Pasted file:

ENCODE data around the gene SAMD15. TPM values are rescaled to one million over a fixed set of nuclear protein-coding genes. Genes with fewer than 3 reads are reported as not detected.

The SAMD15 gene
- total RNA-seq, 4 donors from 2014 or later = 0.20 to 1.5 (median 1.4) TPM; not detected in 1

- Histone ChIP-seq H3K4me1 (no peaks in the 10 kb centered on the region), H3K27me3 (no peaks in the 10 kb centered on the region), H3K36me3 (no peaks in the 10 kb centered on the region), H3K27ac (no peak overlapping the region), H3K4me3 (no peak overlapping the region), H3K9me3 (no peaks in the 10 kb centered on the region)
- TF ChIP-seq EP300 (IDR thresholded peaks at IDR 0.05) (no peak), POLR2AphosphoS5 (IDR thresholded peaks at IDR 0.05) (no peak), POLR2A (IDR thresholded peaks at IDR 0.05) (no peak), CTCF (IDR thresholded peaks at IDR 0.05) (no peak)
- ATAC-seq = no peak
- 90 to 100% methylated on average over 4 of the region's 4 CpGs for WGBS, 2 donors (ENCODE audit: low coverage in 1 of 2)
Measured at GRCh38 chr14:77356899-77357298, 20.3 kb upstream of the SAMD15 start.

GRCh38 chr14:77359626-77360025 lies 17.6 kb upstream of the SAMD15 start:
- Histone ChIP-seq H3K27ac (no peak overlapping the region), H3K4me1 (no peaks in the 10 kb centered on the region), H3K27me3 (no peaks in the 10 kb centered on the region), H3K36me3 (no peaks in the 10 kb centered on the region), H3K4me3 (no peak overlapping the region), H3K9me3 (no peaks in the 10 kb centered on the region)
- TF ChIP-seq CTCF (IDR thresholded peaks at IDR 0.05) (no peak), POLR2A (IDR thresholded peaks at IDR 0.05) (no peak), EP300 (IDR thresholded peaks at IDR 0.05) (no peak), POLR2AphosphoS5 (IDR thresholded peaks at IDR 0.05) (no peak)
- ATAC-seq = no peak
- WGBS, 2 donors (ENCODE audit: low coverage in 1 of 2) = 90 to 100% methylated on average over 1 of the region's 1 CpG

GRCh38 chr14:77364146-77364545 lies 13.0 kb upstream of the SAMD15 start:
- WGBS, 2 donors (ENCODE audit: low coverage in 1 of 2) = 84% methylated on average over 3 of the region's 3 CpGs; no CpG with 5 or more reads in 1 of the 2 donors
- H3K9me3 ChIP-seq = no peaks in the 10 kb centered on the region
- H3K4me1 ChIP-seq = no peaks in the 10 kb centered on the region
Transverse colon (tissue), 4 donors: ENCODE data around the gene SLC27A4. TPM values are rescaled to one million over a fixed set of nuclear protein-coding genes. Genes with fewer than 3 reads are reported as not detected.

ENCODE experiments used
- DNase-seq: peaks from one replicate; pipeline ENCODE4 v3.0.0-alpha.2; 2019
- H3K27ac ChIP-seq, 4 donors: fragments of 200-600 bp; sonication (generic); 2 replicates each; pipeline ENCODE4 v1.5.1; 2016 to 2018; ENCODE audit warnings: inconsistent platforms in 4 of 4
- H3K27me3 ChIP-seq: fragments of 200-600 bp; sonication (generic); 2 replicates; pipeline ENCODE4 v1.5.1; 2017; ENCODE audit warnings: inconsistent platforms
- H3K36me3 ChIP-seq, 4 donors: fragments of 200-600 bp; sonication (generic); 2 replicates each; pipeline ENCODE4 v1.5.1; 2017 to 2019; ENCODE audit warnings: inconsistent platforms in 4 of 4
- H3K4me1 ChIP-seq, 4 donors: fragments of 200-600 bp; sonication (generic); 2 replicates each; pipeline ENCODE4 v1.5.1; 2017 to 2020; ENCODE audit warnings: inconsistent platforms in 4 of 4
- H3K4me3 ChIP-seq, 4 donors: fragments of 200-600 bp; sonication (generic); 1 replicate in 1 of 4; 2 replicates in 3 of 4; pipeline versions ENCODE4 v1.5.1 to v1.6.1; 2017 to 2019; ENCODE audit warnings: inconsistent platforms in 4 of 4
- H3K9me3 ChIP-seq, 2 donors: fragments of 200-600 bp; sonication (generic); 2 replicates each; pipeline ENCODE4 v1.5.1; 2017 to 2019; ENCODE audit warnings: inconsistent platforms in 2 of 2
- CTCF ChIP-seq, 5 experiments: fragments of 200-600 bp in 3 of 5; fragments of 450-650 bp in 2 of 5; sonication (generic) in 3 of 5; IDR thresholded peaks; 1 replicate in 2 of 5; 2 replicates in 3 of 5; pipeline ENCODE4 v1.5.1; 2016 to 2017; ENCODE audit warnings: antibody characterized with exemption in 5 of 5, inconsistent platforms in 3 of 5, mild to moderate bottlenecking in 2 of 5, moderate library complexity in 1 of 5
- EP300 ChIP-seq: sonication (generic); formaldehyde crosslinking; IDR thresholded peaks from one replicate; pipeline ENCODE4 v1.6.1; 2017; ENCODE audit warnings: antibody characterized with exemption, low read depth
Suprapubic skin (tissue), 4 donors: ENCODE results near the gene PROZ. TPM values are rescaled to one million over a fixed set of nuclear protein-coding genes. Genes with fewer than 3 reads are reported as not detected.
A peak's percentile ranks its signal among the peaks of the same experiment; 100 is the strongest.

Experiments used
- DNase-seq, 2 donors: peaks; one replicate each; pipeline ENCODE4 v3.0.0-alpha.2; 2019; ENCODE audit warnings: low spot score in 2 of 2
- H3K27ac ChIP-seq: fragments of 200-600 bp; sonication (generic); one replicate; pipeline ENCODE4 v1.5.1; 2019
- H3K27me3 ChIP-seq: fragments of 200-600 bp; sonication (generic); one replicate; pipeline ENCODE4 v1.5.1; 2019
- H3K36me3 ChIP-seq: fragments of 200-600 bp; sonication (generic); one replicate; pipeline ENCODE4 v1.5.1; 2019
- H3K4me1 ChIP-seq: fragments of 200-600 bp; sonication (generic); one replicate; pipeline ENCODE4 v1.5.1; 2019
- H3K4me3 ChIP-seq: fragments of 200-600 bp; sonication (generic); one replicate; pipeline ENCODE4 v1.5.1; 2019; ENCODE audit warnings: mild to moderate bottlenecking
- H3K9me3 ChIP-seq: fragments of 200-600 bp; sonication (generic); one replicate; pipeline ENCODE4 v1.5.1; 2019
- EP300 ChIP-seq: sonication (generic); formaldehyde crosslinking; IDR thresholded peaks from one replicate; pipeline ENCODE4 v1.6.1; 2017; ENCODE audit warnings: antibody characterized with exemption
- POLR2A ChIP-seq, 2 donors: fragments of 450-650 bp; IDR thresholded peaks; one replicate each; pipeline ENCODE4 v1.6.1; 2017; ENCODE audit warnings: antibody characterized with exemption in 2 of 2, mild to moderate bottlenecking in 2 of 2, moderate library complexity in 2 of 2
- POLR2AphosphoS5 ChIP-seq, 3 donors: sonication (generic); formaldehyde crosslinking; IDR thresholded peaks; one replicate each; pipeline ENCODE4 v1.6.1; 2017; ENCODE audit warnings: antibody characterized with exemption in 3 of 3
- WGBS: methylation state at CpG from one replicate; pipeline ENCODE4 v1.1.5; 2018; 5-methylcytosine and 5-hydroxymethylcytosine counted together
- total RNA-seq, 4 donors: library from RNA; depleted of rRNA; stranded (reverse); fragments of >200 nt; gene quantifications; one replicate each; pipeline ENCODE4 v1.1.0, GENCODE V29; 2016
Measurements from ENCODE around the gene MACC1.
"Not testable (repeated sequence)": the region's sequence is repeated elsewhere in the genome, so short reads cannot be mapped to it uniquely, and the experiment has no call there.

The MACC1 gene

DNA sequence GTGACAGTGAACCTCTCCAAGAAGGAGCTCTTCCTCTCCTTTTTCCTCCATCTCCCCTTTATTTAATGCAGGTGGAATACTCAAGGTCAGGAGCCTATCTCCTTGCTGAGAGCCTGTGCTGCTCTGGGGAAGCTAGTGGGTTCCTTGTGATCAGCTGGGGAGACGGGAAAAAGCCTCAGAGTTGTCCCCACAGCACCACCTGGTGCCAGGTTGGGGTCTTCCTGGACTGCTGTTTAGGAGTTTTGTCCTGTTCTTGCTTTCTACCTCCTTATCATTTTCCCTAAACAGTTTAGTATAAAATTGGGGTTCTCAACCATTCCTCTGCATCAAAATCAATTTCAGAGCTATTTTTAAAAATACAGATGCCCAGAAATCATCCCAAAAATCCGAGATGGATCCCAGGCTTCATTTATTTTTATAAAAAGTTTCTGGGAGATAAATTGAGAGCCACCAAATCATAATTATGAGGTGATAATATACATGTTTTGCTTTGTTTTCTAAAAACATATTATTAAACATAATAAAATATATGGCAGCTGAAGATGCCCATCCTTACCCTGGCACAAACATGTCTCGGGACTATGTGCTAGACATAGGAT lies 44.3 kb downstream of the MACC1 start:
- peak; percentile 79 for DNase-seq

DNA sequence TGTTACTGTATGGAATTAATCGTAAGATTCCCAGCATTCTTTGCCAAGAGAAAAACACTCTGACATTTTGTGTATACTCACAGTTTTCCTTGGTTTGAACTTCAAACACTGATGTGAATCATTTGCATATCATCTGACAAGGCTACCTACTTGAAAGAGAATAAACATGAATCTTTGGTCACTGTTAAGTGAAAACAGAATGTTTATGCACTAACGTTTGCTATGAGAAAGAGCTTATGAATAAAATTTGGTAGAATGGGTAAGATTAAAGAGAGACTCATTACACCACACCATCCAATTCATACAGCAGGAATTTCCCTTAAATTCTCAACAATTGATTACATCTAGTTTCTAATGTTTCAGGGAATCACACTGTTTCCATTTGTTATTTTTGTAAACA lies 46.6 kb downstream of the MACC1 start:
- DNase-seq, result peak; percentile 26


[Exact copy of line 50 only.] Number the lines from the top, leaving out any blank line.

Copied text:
- DNase-seq, result peak; percentile 26